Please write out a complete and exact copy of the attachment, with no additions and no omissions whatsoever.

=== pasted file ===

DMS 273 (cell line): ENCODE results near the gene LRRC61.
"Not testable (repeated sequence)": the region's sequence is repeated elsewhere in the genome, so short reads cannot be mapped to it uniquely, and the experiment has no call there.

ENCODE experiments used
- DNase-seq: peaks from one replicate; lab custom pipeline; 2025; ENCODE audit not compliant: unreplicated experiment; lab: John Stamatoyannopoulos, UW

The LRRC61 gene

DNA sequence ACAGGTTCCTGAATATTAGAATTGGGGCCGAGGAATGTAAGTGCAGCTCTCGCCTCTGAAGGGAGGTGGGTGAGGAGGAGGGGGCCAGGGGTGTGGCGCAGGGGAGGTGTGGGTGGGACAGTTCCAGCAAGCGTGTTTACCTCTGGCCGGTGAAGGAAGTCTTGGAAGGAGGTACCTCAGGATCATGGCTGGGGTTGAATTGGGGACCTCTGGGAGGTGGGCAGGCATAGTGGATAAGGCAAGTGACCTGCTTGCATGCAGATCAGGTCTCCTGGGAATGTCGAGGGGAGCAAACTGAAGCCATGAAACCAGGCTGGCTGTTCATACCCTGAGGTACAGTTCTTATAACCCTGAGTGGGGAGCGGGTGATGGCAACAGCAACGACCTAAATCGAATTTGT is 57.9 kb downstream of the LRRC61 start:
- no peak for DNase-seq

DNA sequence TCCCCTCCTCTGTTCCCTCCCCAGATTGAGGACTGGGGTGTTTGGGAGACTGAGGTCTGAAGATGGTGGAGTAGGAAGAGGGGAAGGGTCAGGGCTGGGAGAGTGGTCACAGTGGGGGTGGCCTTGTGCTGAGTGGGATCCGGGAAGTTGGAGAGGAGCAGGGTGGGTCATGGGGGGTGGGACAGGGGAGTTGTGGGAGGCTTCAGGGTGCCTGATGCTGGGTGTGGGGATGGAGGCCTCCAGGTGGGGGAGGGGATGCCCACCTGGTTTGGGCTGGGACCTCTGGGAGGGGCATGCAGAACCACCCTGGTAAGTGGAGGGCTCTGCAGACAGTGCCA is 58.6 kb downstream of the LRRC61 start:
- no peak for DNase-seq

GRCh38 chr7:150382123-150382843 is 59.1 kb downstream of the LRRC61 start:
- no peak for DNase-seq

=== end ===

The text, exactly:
DMS 273 (cell line): ENCODE results near the gene LRRC61.
"Not testable (repeated sequence)": the region's sequence is repeated elsewhere in the genome, so short reads cannot be mapped to it uniquely, and the experiment has no call there.

ENCODE experiments used
- DNase-seq: peaks from one replicate; lab custom pipeline; 2025; ENCODE audit not compliant: unreplicated experiment; lab: John Stamatoyannopoulos, UW

The LRRC61 gene

DNA sequence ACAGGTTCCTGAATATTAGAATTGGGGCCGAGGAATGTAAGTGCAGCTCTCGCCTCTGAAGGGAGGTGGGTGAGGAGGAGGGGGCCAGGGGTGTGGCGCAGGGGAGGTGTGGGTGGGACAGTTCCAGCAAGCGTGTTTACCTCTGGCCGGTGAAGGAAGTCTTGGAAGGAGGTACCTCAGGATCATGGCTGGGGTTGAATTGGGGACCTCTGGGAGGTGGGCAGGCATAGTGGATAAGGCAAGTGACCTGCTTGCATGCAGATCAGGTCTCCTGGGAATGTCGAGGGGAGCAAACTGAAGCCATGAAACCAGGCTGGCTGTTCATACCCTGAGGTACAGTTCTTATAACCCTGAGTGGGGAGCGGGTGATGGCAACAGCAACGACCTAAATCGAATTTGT is 57.9 kb downstream of the LRRC61 start:
- no peak for DNase-seq

DNA sequence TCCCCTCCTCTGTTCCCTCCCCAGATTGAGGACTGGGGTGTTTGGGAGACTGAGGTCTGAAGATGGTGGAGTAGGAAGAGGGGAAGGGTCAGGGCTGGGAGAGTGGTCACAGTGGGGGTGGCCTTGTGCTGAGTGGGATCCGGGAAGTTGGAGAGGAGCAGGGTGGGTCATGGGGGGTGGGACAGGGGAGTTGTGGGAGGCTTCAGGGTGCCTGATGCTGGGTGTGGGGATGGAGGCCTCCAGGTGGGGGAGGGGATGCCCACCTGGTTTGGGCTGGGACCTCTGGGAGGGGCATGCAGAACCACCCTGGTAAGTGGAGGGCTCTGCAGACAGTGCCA is 58.6 kb downstream of the LRRC61 start:
- no peak for DNase-seq

GRCh38 chr7:150382123-150382843 is 59.1 kb downstream of the LRRC61 start:
- no peak for DNase-seq